Minerals:

Objectives:

    1.    List five characteristics all minerals share.

    2.    Give examples of two ways that minerals form.

    3.    List the physical properties used to identify minerals.

    4.    Describe how physical properties such as hardness and streak are used to identify minerals.

Resources:

 

Notes:

Minerals:  

Minerals are found on and below the Earth's crust.  There are about 4000 known minerals each having there own characteristics.  Most rocks are made of mineral compounds though all solid materials are not (coal is not a mineral)  No matter what the mineral, the following characteristics must be met to be considered a mineral:

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Must occur naturally

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must be solid

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must have a definite chemical composition

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atoms must be arranged in an orderly pattern

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must be inorganic in origin (never alive)

 

Mineral Formation: – 3 Ways

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Cooling of hot melting material (magma) (crystal forming process)

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 Evaporation - from minerals dissolved in solution (Halite - rock salt)

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 Precipitation - from minerals dissolved in solution

 

·        Crystal Shape

        Although there are around 4000 known minerals there crystals only make 6 basic shapes.  Since all minerals have repeating patterns of elements, all minerals form some type of crystals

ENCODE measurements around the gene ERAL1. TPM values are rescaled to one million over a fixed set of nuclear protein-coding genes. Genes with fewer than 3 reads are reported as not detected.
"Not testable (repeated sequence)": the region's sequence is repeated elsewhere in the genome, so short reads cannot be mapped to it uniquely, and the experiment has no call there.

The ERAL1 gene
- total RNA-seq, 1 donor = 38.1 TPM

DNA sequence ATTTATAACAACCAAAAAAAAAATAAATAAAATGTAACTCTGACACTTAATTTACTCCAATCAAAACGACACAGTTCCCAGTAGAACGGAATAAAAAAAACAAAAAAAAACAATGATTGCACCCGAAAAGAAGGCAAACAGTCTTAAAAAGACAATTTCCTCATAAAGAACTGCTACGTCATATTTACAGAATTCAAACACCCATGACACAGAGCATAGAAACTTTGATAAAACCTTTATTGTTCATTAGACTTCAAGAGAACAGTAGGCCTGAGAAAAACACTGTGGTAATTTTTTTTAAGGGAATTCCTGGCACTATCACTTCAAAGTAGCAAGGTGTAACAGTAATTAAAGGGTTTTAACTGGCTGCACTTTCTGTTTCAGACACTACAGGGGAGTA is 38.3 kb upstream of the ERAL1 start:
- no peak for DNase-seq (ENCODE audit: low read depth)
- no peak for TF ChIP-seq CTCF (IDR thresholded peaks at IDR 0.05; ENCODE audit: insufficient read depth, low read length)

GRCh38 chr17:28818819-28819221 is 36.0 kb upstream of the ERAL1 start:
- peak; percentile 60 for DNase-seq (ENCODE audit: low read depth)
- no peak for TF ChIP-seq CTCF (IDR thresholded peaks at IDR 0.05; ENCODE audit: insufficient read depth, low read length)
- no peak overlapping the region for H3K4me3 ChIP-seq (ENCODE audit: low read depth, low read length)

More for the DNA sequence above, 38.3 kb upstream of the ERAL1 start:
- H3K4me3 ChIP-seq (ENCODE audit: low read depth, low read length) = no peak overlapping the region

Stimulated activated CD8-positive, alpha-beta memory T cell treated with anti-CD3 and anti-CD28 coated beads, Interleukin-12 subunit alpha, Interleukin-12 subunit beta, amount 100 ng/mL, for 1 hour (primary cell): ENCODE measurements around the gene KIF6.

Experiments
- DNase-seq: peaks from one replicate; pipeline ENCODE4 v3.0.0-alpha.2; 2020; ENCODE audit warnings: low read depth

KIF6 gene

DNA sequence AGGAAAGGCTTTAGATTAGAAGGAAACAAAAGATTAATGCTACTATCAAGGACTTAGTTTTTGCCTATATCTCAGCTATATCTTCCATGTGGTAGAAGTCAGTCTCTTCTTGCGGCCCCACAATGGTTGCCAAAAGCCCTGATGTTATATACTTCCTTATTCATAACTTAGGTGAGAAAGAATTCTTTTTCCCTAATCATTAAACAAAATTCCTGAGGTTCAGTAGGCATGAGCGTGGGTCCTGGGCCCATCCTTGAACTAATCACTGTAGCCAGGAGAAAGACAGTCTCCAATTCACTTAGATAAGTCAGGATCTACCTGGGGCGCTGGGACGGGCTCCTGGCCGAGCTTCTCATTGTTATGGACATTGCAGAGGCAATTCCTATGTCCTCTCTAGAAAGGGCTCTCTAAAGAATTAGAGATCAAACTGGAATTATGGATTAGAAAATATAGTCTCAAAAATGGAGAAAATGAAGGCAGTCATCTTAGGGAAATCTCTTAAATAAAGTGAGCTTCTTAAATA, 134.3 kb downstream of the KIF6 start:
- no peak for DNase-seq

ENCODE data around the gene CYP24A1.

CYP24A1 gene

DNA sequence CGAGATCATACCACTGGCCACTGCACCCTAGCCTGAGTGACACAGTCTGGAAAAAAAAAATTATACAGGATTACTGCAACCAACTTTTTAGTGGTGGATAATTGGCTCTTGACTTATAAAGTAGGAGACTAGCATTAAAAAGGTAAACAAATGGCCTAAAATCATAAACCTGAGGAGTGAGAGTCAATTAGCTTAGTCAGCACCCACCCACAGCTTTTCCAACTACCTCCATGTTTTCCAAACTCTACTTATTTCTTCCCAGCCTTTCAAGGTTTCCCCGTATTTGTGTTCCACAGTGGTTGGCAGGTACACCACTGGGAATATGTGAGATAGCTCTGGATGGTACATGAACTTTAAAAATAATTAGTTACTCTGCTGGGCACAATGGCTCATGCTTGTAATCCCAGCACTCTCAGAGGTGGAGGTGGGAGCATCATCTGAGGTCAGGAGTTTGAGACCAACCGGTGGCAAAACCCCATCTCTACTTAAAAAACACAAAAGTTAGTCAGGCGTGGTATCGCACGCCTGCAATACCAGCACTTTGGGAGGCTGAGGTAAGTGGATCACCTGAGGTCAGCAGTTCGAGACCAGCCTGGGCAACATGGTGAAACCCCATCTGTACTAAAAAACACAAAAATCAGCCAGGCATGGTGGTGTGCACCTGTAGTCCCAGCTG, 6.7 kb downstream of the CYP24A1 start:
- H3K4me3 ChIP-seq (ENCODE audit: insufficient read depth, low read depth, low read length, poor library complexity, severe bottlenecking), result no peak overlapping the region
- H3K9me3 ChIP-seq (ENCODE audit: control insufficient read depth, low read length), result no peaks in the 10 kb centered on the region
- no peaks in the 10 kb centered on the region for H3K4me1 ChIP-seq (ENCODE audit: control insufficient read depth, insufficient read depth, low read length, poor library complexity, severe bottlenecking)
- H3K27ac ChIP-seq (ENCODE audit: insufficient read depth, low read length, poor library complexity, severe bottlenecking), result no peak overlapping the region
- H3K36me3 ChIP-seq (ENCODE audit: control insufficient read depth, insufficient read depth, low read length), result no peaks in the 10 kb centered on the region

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  cubic        (www.witn.psu.edu/articles/ images/crystal.jpg)

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Orthorhombic    aragon1.jpg (253225 bytes)(www.gc.maricopa.edu/earthsci/ imagearchive/aragon1.jpg)

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Tetragonal        (webmineral.com/specimens/ Marshite.jpg)

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Triclinic        (www.aurora-schools.org/.../0001crystal%20lab/ triclinic.JPG)

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Hexagonal    report11.jpg (28980 bytes)(emineralshow.com/images/ report11.jpg)

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Monoclinic    (www.aurora-schools.org/.../0001crystal%20lab/ monoclinic.JPG)

 

 

Groups

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Silicates – Si / O / other element

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Made of the two most abundant elements on earth's crust

 

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Other major groups are classified according to their composition

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Carbonates, oxides, sulfides, sulfates, halides, hydroxides, phosphates & native elements.

Identification

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Appearance –shape

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Hardness

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Determined by the Moh scale  

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 Talc - softest / Diamond - hardest      

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Luster – how light is reflected

·  Metallic or nonmetallic

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Color

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Streak

·  Color when broken up and powered

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Cleavage & Fracture

·  Cleavage breaks along smooth lines

·  Fracture breaks along rough jagged lines

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Other properties

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·  Magnetic, chemical, refraction, …

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